Approximately 50 meters away from the high-rises of Eastwood City, a narrow road leads to Bagumbayan Elementary School, a temporary evacuation center for some 1,080 families, where the Citizens’ Disaster Response Center (CDRC) conducted a comprehensive relief delivery operation on Saturday, October 24.
The barangay sits next to a river which overflowed in a matter of hours when various dams were opened at the height of Typhoon Ondoy (Ketsana).
“Water suddenly rose within seconds on the day Typhoon Ondoy hit Metro Manila,” said Markus Koth, one of CDRC’s volunteers who joined the relief delivery operation. “There was no chance for them to save anything but their lives, which they did by running up the hills next to the shore of the river,” he added.
Together with staff from the Civic Force, a Japanese NGO, the Community Response for Enlightenment, Service and Transformation (CREST), various grassroots organizations including Samahang Manggagawa, Samahang Magkakapitbahay, Samahang Ugnayan, and volunteers from the Philippine Atmospheric Geophysi
cal and Astronomical Administration, the Department of Science and Technology, the De La Salle University, Philippine Normal University and University of the Philippines, CDRC set up three centers to facilitate relief delivery, feeding, and psychosocial therapy through visual arts and games as part of its comprehensive approach to disaster management.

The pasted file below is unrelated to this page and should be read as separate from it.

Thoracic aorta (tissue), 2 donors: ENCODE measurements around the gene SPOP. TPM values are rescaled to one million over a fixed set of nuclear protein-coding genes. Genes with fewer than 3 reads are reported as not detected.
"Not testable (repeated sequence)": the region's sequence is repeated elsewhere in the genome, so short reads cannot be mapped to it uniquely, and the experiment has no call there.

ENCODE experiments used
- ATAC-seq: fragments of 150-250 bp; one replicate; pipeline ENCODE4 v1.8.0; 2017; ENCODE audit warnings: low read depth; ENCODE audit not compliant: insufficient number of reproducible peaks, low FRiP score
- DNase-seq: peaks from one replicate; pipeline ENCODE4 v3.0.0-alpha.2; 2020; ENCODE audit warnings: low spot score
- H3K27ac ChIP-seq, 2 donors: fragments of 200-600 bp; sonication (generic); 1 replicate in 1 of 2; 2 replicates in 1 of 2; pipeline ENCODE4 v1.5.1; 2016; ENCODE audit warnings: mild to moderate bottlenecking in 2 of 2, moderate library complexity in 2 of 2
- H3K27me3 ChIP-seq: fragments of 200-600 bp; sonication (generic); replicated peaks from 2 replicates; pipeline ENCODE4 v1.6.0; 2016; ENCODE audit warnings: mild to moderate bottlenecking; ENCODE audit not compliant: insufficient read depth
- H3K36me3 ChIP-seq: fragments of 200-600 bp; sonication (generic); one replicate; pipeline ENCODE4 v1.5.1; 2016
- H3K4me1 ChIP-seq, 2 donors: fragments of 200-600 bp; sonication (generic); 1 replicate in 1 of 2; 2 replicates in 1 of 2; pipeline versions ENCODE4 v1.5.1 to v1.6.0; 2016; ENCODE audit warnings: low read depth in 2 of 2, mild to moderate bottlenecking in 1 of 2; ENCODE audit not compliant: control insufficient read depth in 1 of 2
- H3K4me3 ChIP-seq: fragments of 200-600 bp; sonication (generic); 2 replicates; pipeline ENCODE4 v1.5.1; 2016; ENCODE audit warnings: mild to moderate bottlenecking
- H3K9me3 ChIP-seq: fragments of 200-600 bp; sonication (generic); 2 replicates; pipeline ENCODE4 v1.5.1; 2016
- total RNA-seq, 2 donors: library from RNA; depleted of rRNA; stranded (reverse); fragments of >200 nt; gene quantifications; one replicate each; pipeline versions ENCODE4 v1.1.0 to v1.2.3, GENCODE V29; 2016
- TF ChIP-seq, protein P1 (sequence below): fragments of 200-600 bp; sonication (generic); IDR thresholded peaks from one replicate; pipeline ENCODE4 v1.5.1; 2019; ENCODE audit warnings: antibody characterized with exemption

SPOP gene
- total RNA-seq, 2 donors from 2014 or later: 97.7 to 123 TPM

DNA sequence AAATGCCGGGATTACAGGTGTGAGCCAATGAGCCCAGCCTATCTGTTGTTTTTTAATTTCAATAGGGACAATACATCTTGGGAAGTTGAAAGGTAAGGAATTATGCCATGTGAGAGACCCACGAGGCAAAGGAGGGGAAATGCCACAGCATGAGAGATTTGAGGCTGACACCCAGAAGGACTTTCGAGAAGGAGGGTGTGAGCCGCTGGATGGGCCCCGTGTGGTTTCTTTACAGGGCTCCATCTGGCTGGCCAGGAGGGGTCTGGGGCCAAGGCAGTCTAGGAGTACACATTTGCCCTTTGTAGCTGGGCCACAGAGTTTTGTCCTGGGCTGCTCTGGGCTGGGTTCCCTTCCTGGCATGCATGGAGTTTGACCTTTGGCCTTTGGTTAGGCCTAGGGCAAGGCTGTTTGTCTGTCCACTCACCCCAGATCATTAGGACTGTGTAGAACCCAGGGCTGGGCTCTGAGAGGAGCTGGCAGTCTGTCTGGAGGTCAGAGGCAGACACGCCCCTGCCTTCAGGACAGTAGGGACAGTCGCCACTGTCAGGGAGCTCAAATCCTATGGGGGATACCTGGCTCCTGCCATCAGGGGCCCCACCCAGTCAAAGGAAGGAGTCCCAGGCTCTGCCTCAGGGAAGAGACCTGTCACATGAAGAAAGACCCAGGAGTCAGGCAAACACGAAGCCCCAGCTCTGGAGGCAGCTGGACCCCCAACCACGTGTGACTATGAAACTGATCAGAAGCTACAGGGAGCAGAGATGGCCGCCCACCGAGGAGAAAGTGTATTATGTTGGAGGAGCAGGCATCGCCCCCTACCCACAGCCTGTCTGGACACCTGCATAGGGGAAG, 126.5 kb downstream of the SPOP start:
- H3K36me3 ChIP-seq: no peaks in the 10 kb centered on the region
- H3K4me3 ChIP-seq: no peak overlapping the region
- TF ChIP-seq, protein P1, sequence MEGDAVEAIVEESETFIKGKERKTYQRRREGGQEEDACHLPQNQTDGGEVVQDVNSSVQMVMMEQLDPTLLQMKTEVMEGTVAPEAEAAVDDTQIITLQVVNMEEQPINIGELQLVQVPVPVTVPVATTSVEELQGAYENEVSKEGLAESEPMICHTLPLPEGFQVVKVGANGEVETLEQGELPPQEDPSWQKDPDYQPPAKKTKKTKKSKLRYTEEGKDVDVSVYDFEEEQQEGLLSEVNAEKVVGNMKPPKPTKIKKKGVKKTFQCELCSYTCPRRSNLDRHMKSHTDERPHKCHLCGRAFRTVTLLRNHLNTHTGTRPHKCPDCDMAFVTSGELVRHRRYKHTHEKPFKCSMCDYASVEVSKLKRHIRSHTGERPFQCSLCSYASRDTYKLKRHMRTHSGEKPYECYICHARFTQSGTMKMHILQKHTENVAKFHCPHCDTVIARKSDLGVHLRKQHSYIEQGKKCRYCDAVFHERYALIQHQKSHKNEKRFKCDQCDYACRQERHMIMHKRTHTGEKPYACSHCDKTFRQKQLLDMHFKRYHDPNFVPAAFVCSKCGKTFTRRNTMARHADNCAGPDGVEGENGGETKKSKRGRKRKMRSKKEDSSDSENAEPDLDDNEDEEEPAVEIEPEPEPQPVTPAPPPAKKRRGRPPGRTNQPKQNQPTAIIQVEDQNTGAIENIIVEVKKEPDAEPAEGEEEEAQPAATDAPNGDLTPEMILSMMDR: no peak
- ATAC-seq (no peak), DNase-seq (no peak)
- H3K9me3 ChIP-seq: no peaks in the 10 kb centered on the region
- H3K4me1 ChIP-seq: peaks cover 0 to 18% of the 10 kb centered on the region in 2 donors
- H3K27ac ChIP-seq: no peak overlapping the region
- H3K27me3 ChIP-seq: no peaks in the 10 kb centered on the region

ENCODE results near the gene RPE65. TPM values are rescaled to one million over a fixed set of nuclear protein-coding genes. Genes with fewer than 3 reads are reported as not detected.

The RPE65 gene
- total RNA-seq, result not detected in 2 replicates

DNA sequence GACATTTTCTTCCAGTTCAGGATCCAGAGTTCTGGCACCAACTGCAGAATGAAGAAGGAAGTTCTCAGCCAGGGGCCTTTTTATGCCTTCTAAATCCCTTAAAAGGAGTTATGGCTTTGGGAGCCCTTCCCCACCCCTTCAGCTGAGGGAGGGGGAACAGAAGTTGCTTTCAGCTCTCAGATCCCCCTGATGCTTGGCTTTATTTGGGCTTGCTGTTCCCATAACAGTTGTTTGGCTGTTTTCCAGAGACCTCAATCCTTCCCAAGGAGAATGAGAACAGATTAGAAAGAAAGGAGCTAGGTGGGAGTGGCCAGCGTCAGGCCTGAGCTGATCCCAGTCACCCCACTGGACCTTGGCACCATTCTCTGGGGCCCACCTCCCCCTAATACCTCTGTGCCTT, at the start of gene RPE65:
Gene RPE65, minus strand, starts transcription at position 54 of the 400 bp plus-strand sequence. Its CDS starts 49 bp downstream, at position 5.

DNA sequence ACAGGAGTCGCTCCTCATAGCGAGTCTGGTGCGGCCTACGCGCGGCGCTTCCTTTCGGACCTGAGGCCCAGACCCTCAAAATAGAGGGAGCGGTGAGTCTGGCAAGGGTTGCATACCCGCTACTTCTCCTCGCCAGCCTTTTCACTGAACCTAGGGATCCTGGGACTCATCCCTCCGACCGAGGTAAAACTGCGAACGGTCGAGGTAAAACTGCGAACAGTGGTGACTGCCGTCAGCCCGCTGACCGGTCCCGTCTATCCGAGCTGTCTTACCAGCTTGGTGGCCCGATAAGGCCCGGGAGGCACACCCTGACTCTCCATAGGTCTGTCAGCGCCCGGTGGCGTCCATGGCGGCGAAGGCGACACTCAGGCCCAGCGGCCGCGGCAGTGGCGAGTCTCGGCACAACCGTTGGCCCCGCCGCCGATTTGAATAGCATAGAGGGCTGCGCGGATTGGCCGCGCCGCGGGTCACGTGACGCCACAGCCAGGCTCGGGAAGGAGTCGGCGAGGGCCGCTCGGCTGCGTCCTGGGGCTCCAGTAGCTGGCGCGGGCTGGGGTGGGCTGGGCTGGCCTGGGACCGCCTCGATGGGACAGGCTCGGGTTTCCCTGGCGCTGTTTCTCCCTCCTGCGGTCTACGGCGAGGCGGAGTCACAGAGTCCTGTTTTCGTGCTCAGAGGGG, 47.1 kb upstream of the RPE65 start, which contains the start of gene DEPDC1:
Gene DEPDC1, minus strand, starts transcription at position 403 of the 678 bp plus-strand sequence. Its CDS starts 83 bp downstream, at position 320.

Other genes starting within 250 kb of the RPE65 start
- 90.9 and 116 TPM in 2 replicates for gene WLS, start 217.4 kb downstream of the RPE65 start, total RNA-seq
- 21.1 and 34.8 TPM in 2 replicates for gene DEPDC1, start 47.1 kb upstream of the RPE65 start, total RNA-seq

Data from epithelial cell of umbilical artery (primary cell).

Three hundred children were fed porridge or rice congee with hard boiled egg. After the feeding, some 80 children were split into groups for psychosocial therapy.
“Many of the children still get nervous and have a hard time sleeping. Not being able to process what they had to go through, some of them still run up the hill in panic every time the rain gets stronger,” said Markus Koth.
Despite the traumatic experience they went through, the children seemed happy as one of the volunteers, Zara Al-Mohdar, led them in song and games.
CDRC was able to provide relief packages to 340 families out of 1,080 who sought assistance. CDRC and its regional centers carefully identified the affected families, taking into account the severity of their losses, their economic capacity, their accessibility to relief services conducted by other agencies, and their willingness to help themselves. The relief packages consisted of 10 kilos of rice, one kilo of mung beans, one kilo of dried fish, one blanket, six meters plastic sheet, six cans of sardines, 1 bar of soap, 500 ml cooking oil, and twelve liters of water.
“We are deeply grateful for all the relief assistance because the packs could already tide us for one week,” said a teary-eyed Nida Bohol, a local resident whose house was left submerged in the rushing floodwaters. “With no house to go back to, we can only think of how we can survive on a daily basis for now.”
Although the floodwaters have already subsided, many families were left homeless and without decent jobs to support themselves. Further relief assistance may be necessary for the long term since most residents’ livelihoods have been destroyed.
“What we are providing is but temporary relief assistance. The government should address the root cause of their vulnerabilities, the reason why they have to stay in areas at risk of landslide and flooding in the first place,” said Rica de la Cruz, Executive Director of Community Response for Enlightenment, Service and Transformation. “Our government should prioritize the livelihood of the people,” she added during her speech.